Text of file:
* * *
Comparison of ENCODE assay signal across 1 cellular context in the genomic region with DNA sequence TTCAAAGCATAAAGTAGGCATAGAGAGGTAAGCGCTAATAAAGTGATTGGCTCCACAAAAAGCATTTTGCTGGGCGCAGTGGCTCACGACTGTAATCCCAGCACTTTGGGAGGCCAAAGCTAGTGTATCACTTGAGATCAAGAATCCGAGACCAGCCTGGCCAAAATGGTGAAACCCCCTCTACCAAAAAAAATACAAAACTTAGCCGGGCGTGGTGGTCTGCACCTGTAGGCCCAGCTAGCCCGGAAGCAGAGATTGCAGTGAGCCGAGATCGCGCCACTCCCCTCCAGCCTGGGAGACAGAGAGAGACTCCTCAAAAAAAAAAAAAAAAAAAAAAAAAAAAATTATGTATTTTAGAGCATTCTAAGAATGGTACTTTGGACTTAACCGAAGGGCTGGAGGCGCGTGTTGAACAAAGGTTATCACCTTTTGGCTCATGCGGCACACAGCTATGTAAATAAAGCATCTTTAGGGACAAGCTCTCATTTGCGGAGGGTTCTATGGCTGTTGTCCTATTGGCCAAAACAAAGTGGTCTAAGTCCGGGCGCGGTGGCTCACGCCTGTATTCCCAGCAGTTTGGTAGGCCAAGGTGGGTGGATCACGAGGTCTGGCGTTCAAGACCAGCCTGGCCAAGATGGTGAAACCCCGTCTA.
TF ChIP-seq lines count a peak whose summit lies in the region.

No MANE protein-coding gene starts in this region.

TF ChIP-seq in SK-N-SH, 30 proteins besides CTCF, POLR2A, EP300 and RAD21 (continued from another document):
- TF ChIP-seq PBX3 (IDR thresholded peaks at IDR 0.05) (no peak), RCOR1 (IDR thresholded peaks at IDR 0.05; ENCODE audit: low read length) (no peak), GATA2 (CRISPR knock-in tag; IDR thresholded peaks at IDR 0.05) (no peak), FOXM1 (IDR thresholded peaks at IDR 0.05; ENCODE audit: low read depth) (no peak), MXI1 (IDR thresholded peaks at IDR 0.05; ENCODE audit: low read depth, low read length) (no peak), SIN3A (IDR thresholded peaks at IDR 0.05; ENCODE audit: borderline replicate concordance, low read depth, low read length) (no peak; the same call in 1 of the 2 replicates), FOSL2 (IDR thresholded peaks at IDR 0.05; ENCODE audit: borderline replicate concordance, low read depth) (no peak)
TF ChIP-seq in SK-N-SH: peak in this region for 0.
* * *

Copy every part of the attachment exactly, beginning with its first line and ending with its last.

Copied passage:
Comparison of ENCODE assay signal across 1 cellular context in the genomic region with DNA sequence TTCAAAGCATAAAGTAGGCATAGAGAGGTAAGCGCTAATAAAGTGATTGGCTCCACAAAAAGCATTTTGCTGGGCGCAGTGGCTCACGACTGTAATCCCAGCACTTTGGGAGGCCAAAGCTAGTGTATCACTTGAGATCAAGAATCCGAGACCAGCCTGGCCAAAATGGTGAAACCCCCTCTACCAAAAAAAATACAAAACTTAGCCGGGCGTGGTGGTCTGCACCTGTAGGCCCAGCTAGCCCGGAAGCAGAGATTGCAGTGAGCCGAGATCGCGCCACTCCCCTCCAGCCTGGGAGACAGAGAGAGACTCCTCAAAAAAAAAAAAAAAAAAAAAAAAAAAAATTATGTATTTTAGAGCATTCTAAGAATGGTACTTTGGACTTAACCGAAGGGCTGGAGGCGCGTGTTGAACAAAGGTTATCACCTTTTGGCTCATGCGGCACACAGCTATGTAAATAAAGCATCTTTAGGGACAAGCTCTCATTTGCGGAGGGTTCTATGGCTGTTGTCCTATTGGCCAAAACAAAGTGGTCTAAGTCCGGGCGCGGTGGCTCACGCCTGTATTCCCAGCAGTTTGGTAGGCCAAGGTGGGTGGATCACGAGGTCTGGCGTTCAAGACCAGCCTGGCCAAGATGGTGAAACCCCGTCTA.
TF ChIP-seq lines count a peak whose summit lies in the region.

No MANE protein-coding gene starts in this region.

TF ChIP-seq in SK-N-SH, 30 proteins besides CTCF, POLR2A, EP300 and RAD21 (continued from another document):
- TF ChIP-seq PBX3 (IDR thresholded peaks at IDR 0.05) (no peak), RCOR1 (IDR thresholded peaks at IDR 0.05; ENCODE audit: low read length) (no peak), GATA2 (CRISPR knock-in tag; IDR thresholded peaks at IDR 0.05) (no peak), FOXM1 (IDR thresholded peaks at IDR 0.05; ENCODE audit: low read depth) (no peak), MXI1 (IDR thresholded peaks at IDR 0.05; ENCODE audit: low read depth, low read length) (no peak), SIN3A (IDR thresholded peaks at IDR 0.05; ENCODE audit: borderline replicate concordance, low read depth, low read length) (no peak; the same call in 1 of the 2 replicates), FOSL2 (IDR thresholded peaks at IDR 0.05; ENCODE audit: borderline replicate concordance, low read depth) (no peak)
TF ChIP-seq in SK-N-SH: peak in this region for 0.